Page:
Oh no, not another holiday roast thread!

J Grotz

TVWBB Super Fan
We hosted a small dinner party between Christmas and New Years. I was our third event in four nights. I think I finally recovered, so here is the roast beast dinner. Things got very hectic as the day went on, so I did not take as many pics as I had planned. We had two rib roasts in the freezer, one bone in and the other boneless. Neither seemed to be large enough for six people and leftovers so I cooked them both on the WSM. I have used the Cooks Illustrated/Am.Test Kitchen method of low and slow in the oven with great success, so I adapted that technique to the WSM along with Purviance's herb paste.

The Roasts, having sat in the fridge for 48 hours after rubbing with kosher salt. Purviance's herb paste (with no salt) is in the bowl.

Rubbed and on the WSM at 175. I had planned on the whole cook at 175, but I had to increase the temp to 225 to get it done in a somewhat timely manner.

We made some dinner rolls in the CI from a recipe from Southern Cast Iron Cooking. There's a bunch of finely chopped fresh herbs in the dough. There was a ninth roll in the middle, but we thought we better sample it to make sure it was good enough for company!

The table is ready for company.

Here is where I fell down on the job. No pictures of the roasts coming off the WSM or resting. I remembered just as I put the platter on the table!

Here is the whole spread including Instant Pot mushroom risotto (transfered to a dutch oven for serving) and grilled asparagus.

Fortunately, everyone attending the party enjoyed their meat on the rare side of medium rare, though my DW would have preferred it to be cooked more. I should have put it on an hour earlier than I did. I used lump charcoal and 2 pieces of post oak. It had a wonderfully smokey flavor to it. One of the guests, who is a fabulous cook, asked how she could get that smokiness from her Traeger. I didn't think she could, but suggested extended cooking at a low temp to maximize the amount of smoke produced.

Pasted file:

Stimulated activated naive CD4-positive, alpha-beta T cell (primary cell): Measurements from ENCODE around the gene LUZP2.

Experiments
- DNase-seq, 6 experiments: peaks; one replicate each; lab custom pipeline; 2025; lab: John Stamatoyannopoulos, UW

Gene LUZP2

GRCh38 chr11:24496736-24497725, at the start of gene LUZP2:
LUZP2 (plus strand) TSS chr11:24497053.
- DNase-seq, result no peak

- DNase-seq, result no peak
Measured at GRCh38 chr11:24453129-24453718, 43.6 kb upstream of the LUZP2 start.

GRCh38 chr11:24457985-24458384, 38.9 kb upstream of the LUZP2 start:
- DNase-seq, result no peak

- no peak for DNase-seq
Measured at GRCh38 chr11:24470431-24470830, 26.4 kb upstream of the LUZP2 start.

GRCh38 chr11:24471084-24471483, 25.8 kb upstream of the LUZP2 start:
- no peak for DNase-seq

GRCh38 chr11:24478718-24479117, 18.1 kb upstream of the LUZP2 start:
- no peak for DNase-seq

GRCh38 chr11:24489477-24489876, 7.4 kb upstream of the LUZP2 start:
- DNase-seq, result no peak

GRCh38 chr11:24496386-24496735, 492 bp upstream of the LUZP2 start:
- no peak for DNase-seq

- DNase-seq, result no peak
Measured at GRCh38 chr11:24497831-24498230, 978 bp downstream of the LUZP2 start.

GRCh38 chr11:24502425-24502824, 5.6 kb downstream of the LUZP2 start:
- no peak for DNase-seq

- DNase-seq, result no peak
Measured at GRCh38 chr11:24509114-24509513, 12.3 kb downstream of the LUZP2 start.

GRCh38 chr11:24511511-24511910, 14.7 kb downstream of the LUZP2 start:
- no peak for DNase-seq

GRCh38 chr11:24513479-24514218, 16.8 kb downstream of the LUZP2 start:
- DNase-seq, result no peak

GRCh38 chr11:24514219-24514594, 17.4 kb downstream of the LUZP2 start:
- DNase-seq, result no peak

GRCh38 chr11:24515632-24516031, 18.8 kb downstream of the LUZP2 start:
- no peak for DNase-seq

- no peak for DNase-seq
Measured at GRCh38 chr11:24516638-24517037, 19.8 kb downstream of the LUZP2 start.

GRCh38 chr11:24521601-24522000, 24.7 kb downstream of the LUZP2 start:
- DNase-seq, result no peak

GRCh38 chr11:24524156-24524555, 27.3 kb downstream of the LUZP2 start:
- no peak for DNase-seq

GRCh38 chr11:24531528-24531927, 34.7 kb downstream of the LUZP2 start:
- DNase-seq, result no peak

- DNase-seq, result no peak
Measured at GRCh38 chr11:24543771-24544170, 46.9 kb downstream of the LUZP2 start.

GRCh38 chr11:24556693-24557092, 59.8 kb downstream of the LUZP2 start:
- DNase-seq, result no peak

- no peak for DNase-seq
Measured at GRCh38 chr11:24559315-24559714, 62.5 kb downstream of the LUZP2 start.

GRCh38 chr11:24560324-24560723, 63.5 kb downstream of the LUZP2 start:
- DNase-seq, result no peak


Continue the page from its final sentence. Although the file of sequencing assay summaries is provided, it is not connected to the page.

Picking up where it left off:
So what to do with left overs? Sliced thin for roast beef sandwiches!

Cliff Bartlett

TVWBB 1-Star Olympian
Looks fabulous J. I never tire of Rib Roast cooks, especially around the holidays. Like the cast iron dinner rolls too. Is your wife a quilter by chance?

J Grotz

TVWBB Super Fan
Thank you for the kind comments everyone! Cliff, my wife quilted for many years. One day, she decided that we had too many quilts and all of our family had too many of her quilts as well. So she quit quilting and took up weaving. She wove the table runner under the platter of food out of strips of fabric. Her oft repeated motto is "Makers gotta make!" I'm lucky, I get to live in a veritable fibre arts museum!

Cliff Bartlett

TVWBB 1-Star Olympian
Cliff, my wife quilted for many years.
That's what I thought after seeing the lovely collection in your photo. My wife is a quilter also and is experiencing the dilemma of displaying, gifting and storing the growing herd. :) She has branched out into machine embroidery. I bought her an Ellisimo II a few years back and she bounces back and forth between quilting and embroidery now.

Brad Olson

TVWBB All-Star
Great-looking roasts! Did you notice if your guests had a definite preference one way or the other for bone-in vs. boneless?


Those are really good looking roasts, I am curious how you got such a good looking crust at such low temps? How long were they on there?

I cook mine at 225, but always crisp them for 8 minutes or so in a 550F oven after they have rested.

J Grotz

TVWBB Super Fan
Thanks everyone!

There was no difference in taste or texture that anyone mentioned, so I'd say the presence of the bone made no difference in the end.

I also fired up my charcoal grill to cook the asparagus and I put the roasts over direct high heat on the grill to give them a good crust.